On a subject tangetial to the topics on The Suburban Mountaineer, but quite impactful, Natalie and I are excited that our home is listed for rent and we signed a lease for a new home with more space for our family’s growing needs. We’ll miss a lot of wonderful things about our current home but the move means a dedicated space for my books and maps as well as room to finally use my hangboard. I’ll let you know how that goes after we move in a month.
Now back in December I teased a little project I was working on concerning the first photographic image of K2. I love this story that I am about to start telling because it makes me feel closer to the events that helped shape our world. It also makes the people from the past become more alive.
The story began last winter when I received the 2011-12 winter issue of Alpinist in the mail. It was issue 37. I usually pause whatever climbing literature I am reading and go through the magazine from beginning to end. 37’s feature was part I of a Mountain Profile piece on K2 (28,251 ft./8,611m.) and the image on its cover was of the mountain in what looked like sepia; clearly an antique. Inside on the table of contents page the citation given for the image said: “The south face of K2 (8611m), with a survey rod and a porter stick in the foreground. Taken during a 1902 expedition, and recently found at an auction by Bob A. Schelfhout Aubertijn, this is one of the earliest photos of K2. Jules Jacot-Guillarmod/Courtesy Bob A. Schelfhout Aubertijn/Top of the World Books.”
I knew the proprietor of Top of the World Books, Greg Glade. He actually reached out to me about something unrelated sometime before issue 37 came out. His shop is a wealthy resource of books and artifacts on mountaineering and arctic exploration. I reached out to Greg this past fall. He gave me the gist of the story, which unwrapped the reference in issue 37 a little better and he told me something the reference didn’t say; it was the very first photographic image of K2.
The Himalayas and its Karakorum Range were still mostly a mystery to the majority of westerners in 1902. While the Great Trigonometric Survey estimated the heights of many of the Himalayan greats in the 1850s, the valleys and features were largely unmapped. In fact, the first western explorer in the region was Francis Younghusband in 1886-87, when he documented the way through the range via Muztagh Pass (west of K2). But the point of that route was to give the British options for military maneuvers rather than an interest in mountain exploration.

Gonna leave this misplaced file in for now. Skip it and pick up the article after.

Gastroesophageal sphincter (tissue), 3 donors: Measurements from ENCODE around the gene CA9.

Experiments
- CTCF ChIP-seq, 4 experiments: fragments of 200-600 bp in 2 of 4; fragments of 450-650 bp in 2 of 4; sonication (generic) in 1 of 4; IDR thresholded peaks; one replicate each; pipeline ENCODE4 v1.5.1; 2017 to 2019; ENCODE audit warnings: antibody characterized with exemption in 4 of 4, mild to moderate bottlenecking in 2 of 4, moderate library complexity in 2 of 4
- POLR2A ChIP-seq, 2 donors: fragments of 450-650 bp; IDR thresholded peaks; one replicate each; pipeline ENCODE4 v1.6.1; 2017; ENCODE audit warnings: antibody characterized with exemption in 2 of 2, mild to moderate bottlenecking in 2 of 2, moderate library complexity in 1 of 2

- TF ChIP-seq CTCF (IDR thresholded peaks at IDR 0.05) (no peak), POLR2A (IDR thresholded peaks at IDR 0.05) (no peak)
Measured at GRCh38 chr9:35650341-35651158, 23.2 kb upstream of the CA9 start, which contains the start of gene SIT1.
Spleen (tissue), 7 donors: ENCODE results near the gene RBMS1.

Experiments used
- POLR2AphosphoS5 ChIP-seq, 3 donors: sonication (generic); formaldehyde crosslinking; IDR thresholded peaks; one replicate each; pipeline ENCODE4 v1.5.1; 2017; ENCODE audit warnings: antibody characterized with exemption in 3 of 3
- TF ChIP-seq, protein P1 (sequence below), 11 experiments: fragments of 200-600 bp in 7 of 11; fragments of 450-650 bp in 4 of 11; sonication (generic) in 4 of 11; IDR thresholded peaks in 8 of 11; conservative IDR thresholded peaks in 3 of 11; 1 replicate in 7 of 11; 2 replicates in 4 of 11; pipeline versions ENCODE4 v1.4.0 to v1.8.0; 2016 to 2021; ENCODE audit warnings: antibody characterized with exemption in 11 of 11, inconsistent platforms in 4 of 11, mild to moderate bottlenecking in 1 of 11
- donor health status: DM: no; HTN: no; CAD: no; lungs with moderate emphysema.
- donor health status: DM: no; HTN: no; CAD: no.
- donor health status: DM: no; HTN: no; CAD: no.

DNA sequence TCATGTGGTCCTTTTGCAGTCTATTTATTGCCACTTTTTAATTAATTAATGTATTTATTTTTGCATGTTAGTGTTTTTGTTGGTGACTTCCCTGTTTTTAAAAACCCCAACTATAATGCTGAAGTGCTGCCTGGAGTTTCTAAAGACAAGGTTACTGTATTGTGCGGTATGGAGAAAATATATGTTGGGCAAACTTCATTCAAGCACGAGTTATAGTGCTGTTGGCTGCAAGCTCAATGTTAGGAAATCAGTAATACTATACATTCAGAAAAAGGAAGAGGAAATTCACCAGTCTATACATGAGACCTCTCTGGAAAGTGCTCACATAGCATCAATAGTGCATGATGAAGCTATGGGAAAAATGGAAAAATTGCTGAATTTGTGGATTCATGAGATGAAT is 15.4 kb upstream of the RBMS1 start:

Two other small expeditions of westerners visited the area around K2 in 1890 and 1892 but they were of little significance to exploring the mountain. However, these two expeditions were drawn there because K2 was the highest accessible mountain in the world.
In the late 1800s and early 1900s, Mount Everest was shut off to foreigners. Both Nepal and Tibet denied access to all outsiders and so the mountaineers that were heading out from the Alps seeking greater challenges focused elsewhere in the greater Himalaya. Those that traveled there were relying on the Trigonometric Survey data from the 1850s and the little beta from Younghusband. The next two highest points became a fascination and both K2, the second highest mountain, and Kangchenjunga (28,169 ft./8,586 m.), the third highest mountain, were within British-controlled India.
In 1902, Oscar Eckenstein and Aleister Crowley lead a small team to make the first attempt on K2. They pledged to climb higher than anyone had climbed previously in order to achieve the world altitude record. The team’s physician was also a photographer. Dr. Jules Jacot-Guillarmod took the first photographic image of K2 and it was published in his book Six Mois dans l’Himalaya (1904). After the mountain’s elevation recording by the Trigonometric Survey, this may have become the next piece of beta for future climbers. While I do not know for certain, I suspect the leader of the next expedition, the Duke of the Abruzzi, saw this book and this image. The Himalayas and K2 were beginning to be unmasked.
It’s a bit of revisionist history, but the 1902 attempt and this photo by Jacot-Guillarmod may have been a symbolic moment for the Himalayas. The blank on the map wasn’t just replaced by contour lines but an avatar or icon.
To read the next post in this series, click here.
Sources: 1) Greg Glade, Top of the World Books; 2) Katie Ives, Alpinist; 3) Bob A. Schelfhout Aubertijn; and 4) Viesturs, Ed and David Roberts, K2, 2011.